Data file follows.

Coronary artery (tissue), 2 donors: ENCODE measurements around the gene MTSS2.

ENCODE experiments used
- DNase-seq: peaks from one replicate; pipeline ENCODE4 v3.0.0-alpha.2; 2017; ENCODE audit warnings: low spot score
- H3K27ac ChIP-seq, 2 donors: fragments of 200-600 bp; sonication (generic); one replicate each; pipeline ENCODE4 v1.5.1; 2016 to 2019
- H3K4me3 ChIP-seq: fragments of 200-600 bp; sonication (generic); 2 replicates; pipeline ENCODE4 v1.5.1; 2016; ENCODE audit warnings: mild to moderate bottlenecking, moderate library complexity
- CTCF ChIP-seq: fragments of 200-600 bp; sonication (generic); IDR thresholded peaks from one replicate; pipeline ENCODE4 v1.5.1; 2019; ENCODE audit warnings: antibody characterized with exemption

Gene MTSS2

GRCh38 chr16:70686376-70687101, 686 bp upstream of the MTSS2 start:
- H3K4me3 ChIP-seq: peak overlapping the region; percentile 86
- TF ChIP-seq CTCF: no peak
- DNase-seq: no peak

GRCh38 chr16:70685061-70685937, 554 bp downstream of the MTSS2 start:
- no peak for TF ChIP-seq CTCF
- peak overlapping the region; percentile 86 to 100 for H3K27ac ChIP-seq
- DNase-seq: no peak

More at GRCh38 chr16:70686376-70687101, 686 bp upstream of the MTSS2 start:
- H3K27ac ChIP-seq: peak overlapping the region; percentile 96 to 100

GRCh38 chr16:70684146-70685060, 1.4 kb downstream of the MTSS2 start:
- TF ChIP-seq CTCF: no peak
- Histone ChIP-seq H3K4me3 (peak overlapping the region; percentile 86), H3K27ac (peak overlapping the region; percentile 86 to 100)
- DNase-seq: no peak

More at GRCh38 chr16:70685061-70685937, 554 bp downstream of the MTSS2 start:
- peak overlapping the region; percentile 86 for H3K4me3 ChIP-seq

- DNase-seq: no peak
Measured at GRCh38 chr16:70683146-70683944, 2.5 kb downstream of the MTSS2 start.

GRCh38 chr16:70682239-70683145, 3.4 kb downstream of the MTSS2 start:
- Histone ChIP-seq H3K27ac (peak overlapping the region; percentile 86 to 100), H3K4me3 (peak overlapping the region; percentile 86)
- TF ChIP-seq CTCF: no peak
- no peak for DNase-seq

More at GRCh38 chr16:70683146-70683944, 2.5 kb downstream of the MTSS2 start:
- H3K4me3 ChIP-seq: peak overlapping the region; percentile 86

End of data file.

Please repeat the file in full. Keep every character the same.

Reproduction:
Coronary artery (tissue), 2 donors: ENCODE measurements around the gene MTSS2.

ENCODE experiments used
- DNase-seq: peaks from one replicate; pipeline ENCODE4 v3.0.0-alpha.2; 2017; ENCODE audit warnings: low spot score
- H3K27ac ChIP-seq, 2 donors: fragments of 200-600 bp; sonication (generic); one replicate each; pipeline ENCODE4 v1.5.1; 2016 to 2019
- H3K4me3 ChIP-seq: fragments of 200-600 bp; sonication (generic); 2 replicates; pipeline ENCODE4 v1.5.1; 2016; ENCODE audit warnings: mild to moderate bottlenecking, moderate library complexity
- CTCF ChIP-seq: fragments of 200-600 bp; sonication (generic); IDR thresholded peaks from one replicate; pipeline ENCODE4 v1.5.1; 2019; ENCODE audit warnings: antibody characterized with exemption

Gene MTSS2

GRCh38 chr16:70686376-70687101, 686 bp upstream of the MTSS2 start:
- H3K4me3 ChIP-seq: peak overlapping the region; percentile 86
- TF ChIP-seq CTCF: no peak
- DNase-seq: no peak

GRCh38 chr16:70685061-70685937, 554 bp downstream of the MTSS2 start:
- no peak for TF ChIP-seq CTCF
- peak overlapping the region; percentile 86 to 100 for H3K27ac ChIP-seq
- DNase-seq: no peak

More at GRCh38 chr16:70686376-70687101, 686 bp upstream of the MTSS2 start:
- H3K27ac ChIP-seq: peak overlapping the region; percentile 96 to 100

GRCh38 chr16:70684146-70685060, 1.4 kb downstream of the MTSS2 start:
- TF ChIP-seq CTCF: no peak
- Histone ChIP-seq H3K4me3 (peak overlapping the region; percentile 86), H3K27ac (peak overlapping the region; percentile 86 to 100)
- DNase-seq: no peak

More at GRCh38 chr16:70685061-70685937, 554 bp downstream of the MTSS2 start:
- peak overlapping the region; percentile 86 for H3K4me3 ChIP-seq

- DNase-seq: no peak
Measured at GRCh38 chr16:70683146-70683944, 2.5 kb downstream of the MTSS2 start.

GRCh38 chr16:70682239-70683145, 3.4 kb downstream of the MTSS2 start:
- Histone ChIP-seq H3K27ac (peak overlapping the region; percentile 86 to 100), H3K4me3 (peak overlapping the region; percentile 86)
- TF ChIP-seq CTCF: no peak
- no peak for DNase-seq

More at GRCh38 chr16:70683146-70683944, 2.5 kb downstream of the MTSS2 start:
- H3K4me3 ChIP-seq: peak overlapping the region; percentile 86